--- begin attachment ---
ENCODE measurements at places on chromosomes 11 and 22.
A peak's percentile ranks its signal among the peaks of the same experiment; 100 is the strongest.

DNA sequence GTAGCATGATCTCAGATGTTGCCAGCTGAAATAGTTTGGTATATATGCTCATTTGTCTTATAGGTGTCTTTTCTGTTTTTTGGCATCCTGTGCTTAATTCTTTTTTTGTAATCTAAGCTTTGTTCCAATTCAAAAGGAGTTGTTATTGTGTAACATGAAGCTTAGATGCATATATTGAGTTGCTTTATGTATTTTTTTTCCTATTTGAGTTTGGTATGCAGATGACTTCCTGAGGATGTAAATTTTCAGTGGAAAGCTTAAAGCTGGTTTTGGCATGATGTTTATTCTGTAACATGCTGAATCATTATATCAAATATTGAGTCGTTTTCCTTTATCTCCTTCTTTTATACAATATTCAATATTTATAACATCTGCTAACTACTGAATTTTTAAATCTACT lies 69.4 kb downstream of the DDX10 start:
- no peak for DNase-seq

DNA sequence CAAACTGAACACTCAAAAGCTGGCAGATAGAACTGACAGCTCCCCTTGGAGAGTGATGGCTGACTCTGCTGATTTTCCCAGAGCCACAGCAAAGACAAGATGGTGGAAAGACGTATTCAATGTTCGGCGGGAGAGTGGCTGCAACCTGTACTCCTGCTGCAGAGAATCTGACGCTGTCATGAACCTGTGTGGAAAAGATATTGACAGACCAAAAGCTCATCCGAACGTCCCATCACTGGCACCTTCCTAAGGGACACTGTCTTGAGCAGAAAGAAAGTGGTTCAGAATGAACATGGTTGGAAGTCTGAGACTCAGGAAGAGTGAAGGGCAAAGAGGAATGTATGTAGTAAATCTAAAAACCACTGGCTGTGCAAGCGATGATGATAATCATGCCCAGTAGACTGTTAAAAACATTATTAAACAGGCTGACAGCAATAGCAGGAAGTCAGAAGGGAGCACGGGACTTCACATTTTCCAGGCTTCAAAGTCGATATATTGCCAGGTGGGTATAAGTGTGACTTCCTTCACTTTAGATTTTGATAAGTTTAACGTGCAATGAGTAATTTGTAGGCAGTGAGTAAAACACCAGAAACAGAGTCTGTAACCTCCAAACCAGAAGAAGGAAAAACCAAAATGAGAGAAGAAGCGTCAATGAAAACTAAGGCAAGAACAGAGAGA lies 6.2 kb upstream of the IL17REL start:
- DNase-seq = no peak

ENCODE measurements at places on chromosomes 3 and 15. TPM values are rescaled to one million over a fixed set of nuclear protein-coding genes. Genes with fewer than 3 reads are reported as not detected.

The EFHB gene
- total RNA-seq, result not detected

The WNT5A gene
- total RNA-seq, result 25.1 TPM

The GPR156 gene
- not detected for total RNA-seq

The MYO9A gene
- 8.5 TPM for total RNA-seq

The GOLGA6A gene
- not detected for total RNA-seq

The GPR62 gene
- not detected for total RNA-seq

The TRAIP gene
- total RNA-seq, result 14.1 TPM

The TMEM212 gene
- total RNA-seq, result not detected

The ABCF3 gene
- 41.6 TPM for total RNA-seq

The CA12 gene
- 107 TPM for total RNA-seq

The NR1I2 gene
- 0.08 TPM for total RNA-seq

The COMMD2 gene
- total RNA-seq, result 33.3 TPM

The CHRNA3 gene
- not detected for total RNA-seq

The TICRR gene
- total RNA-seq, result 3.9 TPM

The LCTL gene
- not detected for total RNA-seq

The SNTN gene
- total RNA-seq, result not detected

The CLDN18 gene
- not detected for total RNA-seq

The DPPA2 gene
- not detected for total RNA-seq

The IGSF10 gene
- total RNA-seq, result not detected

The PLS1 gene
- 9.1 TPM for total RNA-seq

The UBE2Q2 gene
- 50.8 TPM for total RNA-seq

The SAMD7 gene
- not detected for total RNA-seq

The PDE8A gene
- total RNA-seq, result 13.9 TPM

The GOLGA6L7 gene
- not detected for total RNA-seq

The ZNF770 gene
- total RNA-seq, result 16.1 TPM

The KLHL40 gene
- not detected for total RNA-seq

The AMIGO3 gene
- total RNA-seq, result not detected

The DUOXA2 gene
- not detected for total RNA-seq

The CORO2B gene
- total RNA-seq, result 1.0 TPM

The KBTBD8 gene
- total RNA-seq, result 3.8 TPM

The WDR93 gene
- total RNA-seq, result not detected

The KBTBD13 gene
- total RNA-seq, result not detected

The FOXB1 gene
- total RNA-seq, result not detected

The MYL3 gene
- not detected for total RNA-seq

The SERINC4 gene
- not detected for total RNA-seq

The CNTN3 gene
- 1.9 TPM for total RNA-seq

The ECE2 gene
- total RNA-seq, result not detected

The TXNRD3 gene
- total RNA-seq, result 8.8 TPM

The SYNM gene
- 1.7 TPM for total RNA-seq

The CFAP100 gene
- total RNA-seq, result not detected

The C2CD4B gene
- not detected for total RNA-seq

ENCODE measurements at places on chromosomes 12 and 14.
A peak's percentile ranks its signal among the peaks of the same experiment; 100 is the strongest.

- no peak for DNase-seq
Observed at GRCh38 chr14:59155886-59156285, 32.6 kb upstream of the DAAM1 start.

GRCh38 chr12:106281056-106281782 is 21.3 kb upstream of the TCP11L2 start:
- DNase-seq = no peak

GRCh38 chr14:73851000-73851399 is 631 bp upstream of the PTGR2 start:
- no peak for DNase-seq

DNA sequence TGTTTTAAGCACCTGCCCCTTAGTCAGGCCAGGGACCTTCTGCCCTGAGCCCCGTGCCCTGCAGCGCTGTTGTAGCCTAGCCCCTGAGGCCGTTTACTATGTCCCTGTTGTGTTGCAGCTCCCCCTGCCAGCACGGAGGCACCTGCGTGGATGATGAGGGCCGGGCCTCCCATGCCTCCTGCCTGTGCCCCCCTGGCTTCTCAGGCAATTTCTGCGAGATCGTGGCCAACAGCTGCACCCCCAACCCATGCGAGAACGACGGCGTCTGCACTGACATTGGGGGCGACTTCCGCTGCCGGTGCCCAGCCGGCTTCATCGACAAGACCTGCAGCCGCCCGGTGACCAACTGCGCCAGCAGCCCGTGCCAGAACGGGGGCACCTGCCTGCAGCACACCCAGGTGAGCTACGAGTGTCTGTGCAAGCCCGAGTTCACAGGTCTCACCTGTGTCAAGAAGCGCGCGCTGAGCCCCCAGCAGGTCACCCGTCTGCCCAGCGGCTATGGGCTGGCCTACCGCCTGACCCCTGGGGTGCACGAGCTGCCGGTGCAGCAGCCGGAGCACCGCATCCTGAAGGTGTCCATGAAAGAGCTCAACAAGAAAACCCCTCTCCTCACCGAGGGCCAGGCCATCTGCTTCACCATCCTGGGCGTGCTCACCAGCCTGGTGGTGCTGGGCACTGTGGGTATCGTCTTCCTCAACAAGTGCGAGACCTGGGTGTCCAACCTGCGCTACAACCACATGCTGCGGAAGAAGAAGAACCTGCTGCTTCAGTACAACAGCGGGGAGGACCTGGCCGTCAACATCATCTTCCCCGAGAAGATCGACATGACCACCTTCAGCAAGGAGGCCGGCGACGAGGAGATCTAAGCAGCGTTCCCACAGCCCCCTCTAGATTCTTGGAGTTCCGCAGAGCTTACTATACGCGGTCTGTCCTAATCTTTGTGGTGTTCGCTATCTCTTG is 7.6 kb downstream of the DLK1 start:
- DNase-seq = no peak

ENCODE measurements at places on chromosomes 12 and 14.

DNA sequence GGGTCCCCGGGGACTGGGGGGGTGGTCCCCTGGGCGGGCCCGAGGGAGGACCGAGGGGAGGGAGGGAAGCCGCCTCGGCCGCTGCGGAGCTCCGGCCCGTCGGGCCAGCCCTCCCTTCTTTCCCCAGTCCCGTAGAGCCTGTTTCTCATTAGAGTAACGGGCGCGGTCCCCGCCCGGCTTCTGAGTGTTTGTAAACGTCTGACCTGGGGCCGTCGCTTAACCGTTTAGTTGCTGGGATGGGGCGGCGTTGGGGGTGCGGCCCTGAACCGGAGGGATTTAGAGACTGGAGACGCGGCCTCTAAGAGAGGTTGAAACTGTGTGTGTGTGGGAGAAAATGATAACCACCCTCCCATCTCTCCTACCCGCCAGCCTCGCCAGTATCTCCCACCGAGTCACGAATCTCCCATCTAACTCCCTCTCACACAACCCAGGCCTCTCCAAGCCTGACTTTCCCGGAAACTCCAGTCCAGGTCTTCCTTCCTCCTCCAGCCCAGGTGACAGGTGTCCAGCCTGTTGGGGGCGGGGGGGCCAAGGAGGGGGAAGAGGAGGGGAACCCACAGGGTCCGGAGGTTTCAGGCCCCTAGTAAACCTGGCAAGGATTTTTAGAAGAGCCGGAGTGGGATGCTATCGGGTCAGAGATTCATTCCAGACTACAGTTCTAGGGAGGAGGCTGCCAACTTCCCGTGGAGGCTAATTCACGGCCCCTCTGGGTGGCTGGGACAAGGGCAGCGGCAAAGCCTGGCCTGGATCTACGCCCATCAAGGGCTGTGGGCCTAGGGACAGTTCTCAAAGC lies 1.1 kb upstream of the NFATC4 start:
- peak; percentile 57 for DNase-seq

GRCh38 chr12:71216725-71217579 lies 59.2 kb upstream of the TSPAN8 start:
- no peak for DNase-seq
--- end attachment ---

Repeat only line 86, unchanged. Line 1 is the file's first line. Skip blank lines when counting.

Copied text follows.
The CFAP100 gene